James Comey speaks during his book tour in April.

James Comey speaks during his book tour in April. Jose Luis Magana/AP

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Five Times James Comey Used His Personal Gmail For FBI Business

According to the inspector general's report, Comey used his own Gmail for FBI work just after the Clinton email investigation.

James Comey famously lambasted Hillary Clinton’s “extremely careless” use of her personal email account for government business as a security risk. A few months later, he used his own personal email for FBI business, a report by Justice Department inspector general Michael Horowitz says (p.425).

The report listed five times he had done so:

  1. Forwarding “a proposed post-election message” to all FBI employees from his unclassified FBI account to his Gmail account on Nov. 8 2016 (election day), explaining his fateful decision to reveal that the FBI had found more Clinton emails just 11 days before the election.
  2. Forwarding drafts of a year-end message to FBI staff to his Gmail in late Dec. 2016.
  3. Forwarding draft replies to his Gmail for “two requests for information from the Office of Special Counsel” on Dec. 30 2016. There were two attachments: “(1) a certification for Comey to sign; and (2) a list of FBI employees with information responsive to this request, including their titles, office, appointment status, contact information, and duty hours.”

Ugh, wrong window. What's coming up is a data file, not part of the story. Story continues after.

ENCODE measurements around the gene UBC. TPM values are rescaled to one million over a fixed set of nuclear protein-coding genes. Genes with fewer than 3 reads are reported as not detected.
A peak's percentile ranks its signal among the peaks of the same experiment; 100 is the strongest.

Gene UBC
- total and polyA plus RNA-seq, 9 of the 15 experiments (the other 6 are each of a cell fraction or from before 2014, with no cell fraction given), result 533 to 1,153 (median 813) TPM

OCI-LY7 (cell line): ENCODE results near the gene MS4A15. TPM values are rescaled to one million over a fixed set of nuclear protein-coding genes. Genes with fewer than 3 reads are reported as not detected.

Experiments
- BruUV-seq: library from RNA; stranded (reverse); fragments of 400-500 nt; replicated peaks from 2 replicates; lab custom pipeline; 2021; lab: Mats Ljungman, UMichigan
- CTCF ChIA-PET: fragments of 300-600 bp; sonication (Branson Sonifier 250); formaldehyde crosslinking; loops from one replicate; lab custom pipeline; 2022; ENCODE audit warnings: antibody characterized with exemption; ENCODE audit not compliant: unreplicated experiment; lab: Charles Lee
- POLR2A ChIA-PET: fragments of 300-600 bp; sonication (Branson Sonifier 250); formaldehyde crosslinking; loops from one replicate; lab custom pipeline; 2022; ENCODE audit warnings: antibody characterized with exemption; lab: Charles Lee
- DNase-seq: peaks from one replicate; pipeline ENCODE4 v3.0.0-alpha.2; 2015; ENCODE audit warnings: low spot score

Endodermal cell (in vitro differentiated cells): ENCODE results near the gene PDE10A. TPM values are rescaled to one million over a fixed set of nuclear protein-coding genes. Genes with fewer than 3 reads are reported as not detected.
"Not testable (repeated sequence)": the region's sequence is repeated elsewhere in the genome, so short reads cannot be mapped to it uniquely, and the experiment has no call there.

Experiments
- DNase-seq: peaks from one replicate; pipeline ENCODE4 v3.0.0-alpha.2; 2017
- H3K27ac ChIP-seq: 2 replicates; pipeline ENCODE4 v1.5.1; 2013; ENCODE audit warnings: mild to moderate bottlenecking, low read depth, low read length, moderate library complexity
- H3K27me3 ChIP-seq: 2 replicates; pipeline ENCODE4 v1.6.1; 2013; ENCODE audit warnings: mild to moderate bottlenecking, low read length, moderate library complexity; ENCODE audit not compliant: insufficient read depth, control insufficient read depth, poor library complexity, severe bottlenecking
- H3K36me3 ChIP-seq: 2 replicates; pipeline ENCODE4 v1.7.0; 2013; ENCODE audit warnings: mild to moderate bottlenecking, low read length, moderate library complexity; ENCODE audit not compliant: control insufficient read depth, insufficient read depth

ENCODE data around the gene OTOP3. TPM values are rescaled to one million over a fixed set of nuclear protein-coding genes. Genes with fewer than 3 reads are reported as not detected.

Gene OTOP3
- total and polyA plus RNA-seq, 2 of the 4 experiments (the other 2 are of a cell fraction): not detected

4. Forwarding to his Gmail an email from his chief of staff about a correction needed in a Wall Street Journal article, on Jan. 6, 2017.
  5. Writing from his Gmail to his chief of staff and his unclassified FBI email in mid-March 2017, with multiple drafts of his statement testimony to the House on March 20, 2017.

Comey told the inspector general that he used his personal email because he didn’t have a working FBI internet connection at home and he “didn’t bother to fix it.” He said he “wasn’t concerned” about using his Gmail, since it was for unclassified work and he kept records by forwarding it all to his FBI email.

He also said he didn’t know if it was in line with Justice policy; Horowitz concludes that it wasn’t.